Welcome! Check out our free B-School Guides to learn how you compare with other applicants.
Login or Register

Diagonal of a cube

This topic has 1 expert reply and 3 member replies
AleksandrM GMAT Destroyer!
Joined
04 Jan 2008
Posted:
566 messages
Thanked:
29 times
Test Date:
September 8, 2008
Target GMAT Score:
650
GMAT Score:
640
Diagonal of a cube Post Wed Jun 11, 2008 9:27 am
Elapsed Time: 00:00
  • Lap #[LAPCOUNT] ([LAPTIME])
    The diagonal of a cube of side x is xsqroot3.

    This can be found by applying the Pythagorean Theorem twice (first to find the diagonal of a face of the cube, xsqroot2, and then to find the diagonal through the center, xsqroot3).

    Can someone please demonstrate for me the latter part (xsqroot3).

    Assume we are dealing with a cube with side 4.

    Thanks.

    Need free GMAT or MBA advice from an expert? Register for Beat The GMAT now and post your question in these forums!
    AleksandrM GMAT Destroyer!
    Joined
    04 Jan 2008
    Posted:
    566 messages
    Thanked:
    29 times
    Test Date:
    September 8, 2008
    Target GMAT Score:
    650
    GMAT Score:
    640
    Post Wed Jun 11, 2008 9:31 am
    Never mind I got it. Just imagine a cube that has been cut through the side

    You have base 4 and hight 4sqroot2:

    (4sqroot2)^2 + 4^2 = x^2 diagonal from one end of cube to ther other

    x = 4sqroot3

    egybs Really wants to Beat The GMAT! Default Avatar
    Joined
    14 May 2008
    Posted:
    177 messages
    Thanked:
    16 times
    Test Date:
    08/2008
    GMAT Score:
    99%+
    Post Wed Jun 11, 2008 9:46 am
    Diag1 = Diagonal of one side of the cube
    Diag2 = Diagonal of the entire cube


    Diag1^2 = x^2+x^2
    Diag1 = (2x^2)^.5 = x(2^.5)
    Diag2^2 = (x(2^.5))^2 + x^2
    Diag2^2 = 2x^2 + x^2 = 3x^2
    Diag2 = (3x^2)^.5 = x(3^.5)

    GMAT/MBA Expert

    Ian Stewart GMAT Instructor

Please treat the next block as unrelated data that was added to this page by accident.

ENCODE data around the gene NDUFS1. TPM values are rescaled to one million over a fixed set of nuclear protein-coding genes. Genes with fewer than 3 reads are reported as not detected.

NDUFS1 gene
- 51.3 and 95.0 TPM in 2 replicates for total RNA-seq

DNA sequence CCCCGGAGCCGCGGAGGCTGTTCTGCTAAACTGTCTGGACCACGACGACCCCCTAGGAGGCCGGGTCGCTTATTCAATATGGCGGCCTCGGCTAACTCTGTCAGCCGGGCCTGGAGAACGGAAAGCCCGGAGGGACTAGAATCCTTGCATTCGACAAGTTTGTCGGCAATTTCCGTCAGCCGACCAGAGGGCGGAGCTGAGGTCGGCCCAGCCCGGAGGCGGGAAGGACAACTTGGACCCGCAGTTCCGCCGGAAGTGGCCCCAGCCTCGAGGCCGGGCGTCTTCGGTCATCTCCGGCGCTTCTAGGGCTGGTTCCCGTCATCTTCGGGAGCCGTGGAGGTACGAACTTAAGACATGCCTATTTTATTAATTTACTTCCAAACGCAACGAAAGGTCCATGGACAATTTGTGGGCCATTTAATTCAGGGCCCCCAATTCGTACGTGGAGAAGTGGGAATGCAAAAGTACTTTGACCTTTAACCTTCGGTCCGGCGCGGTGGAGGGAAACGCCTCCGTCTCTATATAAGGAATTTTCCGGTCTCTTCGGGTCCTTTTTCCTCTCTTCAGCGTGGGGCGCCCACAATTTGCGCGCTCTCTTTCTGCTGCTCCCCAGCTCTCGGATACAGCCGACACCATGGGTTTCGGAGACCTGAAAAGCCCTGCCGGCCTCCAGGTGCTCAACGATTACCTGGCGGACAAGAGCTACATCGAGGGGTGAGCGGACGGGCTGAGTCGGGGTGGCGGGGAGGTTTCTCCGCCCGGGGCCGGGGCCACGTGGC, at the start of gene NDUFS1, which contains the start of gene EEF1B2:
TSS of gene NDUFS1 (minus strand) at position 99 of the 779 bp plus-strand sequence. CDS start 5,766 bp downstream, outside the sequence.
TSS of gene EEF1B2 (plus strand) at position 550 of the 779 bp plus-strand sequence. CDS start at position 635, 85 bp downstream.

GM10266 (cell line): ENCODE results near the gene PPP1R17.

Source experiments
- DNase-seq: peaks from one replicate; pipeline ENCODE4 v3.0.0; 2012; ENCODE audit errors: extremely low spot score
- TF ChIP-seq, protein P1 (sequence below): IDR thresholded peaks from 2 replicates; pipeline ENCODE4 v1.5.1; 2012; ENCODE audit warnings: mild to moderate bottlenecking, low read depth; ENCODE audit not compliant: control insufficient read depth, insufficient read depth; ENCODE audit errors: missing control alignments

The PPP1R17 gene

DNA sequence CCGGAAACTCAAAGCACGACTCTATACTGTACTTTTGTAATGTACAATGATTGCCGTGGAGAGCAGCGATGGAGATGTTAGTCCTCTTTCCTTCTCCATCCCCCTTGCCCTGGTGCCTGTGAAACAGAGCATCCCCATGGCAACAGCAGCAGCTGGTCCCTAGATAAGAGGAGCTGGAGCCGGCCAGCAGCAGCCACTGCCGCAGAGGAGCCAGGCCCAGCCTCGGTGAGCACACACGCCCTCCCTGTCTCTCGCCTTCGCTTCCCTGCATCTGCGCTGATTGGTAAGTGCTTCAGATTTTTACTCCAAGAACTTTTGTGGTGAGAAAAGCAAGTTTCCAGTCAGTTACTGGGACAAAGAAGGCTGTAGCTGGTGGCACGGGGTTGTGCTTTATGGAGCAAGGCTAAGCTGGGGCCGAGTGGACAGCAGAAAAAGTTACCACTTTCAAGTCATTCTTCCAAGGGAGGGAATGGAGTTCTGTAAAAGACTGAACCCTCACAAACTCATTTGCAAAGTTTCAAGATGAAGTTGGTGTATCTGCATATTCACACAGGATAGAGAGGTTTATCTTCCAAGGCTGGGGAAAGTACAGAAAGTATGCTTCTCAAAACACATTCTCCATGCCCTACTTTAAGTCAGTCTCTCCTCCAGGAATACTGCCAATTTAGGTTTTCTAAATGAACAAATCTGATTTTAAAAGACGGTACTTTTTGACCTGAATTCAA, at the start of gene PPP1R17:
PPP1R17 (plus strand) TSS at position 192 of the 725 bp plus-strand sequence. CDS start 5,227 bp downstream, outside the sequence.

Joined
    02 Jun 2008
    Posted:
    2178 messages
    Followed by:
    295 members
    Thanked:
    998 times
    GMAT Score:
    780
    Post Wed Jun 11, 2008 12:09 pm
    You could also use the three-dimensional version of the Pythagorean Theorem:

    d^2 = x^2 + y^2 + z^2

    where d is the diagonal inside a box ('rectangular prism', in math terms) of dimensions x by y by z.

    Thus in the special case of a cube measuring x by x by x,

    d^2 = x^2 + x^2 + x^2
    d^2 = 3x^2
    d = root(3)*x

    This won't be useful very often on the GMAT, but occasionally it does help.

    Thanked by: joiedevivre
    egybs Really wants to Beat The GMAT! Default Avatar
    Joined
    14 May 2008
    Posted:
    177 messages
    Thanked:
    16 times
    Test Date:
    08/2008
    GMAT Score:
    99%+
    Post Wed Jun 11, 2008 12:24 pm
    Heh good point Ian... that's a lot nicer!


    Ian Stewart wrote:
    You could also use the three-dimensional version of the Pythagorean Theorem:

    d^2 = x^2 + y^2 + z^2

    where d is the diagonal inside a box ('rectangular prism', in math terms) of dimensions x by y by z.

    Thus in the special case of a cube measuring x by x by x,

    d^2 = x^2 + x^2 + x^2
    d^2 = 3x^2
    d = root(3)*x

    This won't be useful very often on the GMAT, but occasionally it does help.

    Best Conversation Starters

    1 j_shreyans 82 topics
    2 aditya8062 43 topics
    3 anksm22 35 topics
    4 kamalakarthi 29 topics
    5 RiyaR 25 topics
    See More Top Beat The GMAT Members...

    Most Active Experts

    1 image description GMATGuruNY

    The Princeton Review Teacher

    175 posts
    2 image description Brent@GMATPrepNow

    GMAT Prep Now Teacher

    141 posts
    3 image description MBAPrepAdvantage

    MBAPrepAdvantage

    92 posts
    4 image description CriticalSquareMBA

    Critical Square

    72 posts
    5 image description Jon@Admissionado

    Admissionado

    46 posts
    See More Top Beat The GMAT Experts